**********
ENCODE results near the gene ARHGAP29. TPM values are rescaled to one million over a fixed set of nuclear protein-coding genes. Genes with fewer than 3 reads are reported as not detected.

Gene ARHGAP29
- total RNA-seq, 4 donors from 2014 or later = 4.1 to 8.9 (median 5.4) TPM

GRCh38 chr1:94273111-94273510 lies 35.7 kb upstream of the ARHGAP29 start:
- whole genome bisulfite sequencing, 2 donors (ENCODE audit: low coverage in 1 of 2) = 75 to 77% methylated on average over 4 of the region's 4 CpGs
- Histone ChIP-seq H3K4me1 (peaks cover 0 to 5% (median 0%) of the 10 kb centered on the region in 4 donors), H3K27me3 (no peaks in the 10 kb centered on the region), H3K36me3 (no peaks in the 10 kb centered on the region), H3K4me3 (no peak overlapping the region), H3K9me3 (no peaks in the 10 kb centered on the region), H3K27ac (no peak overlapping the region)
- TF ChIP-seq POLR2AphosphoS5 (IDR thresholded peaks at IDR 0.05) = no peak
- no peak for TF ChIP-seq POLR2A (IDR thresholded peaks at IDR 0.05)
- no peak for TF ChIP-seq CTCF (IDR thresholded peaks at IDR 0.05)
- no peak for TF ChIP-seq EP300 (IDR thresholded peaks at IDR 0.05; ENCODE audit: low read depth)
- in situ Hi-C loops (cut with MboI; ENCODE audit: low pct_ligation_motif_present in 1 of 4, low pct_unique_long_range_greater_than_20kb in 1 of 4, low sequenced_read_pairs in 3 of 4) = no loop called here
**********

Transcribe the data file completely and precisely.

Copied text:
ENCODE results near the gene ARHGAP29. TPM values are rescaled to one million over a fixed set of nuclear protein-coding genes. Genes with fewer than 3 reads are reported as not detected.

Gene ARHGAP29
- total RNA-seq, 4 donors from 2014 or later = 4.1 to 8.9 (median 5.4) TPM

GRCh38 chr1:94273111-94273510 lies 35.7 kb upstream of the ARHGAP29 start:
- whole genome bisulfite sequencing, 2 donors (ENCODE audit: low coverage in 1 of 2) = 75 to 77% methylated on average over 4 of the region's 4 CpGs
- Histone ChIP-seq H3K4me1 (peaks cover 0 to 5% (median 0%) of the 10 kb centered on the region in 4 donors), H3K27me3 (no peaks in the 10 kb centered on the region), H3K36me3 (no peaks in the 10 kb centered on the region), H3K4me3 (no peak overlapping the region), H3K9me3 (no peaks in the 10 kb centered on the region), H3K27ac (no peak overlapping the region)
- TF ChIP-seq POLR2AphosphoS5 (IDR thresholded peaks at IDR 0.05) = no peak
- no peak for TF ChIP-seq POLR2A (IDR thresholded peaks at IDR 0.05)
- no peak for TF ChIP-seq CTCF (IDR thresholded peaks at IDR 0.05)
- no peak for TF ChIP-seq EP300 (IDR thresholded peaks at IDR 0.05; ENCODE audit: low read depth)
- in situ Hi-C loops (cut with MboI; ENCODE audit: low pct_ligation_motif_present in 1 of 4, low pct_unique_long_range_greater_than_20kb in 1 of 4, low sequenced_read_pairs in 3 of 4) = no loop called here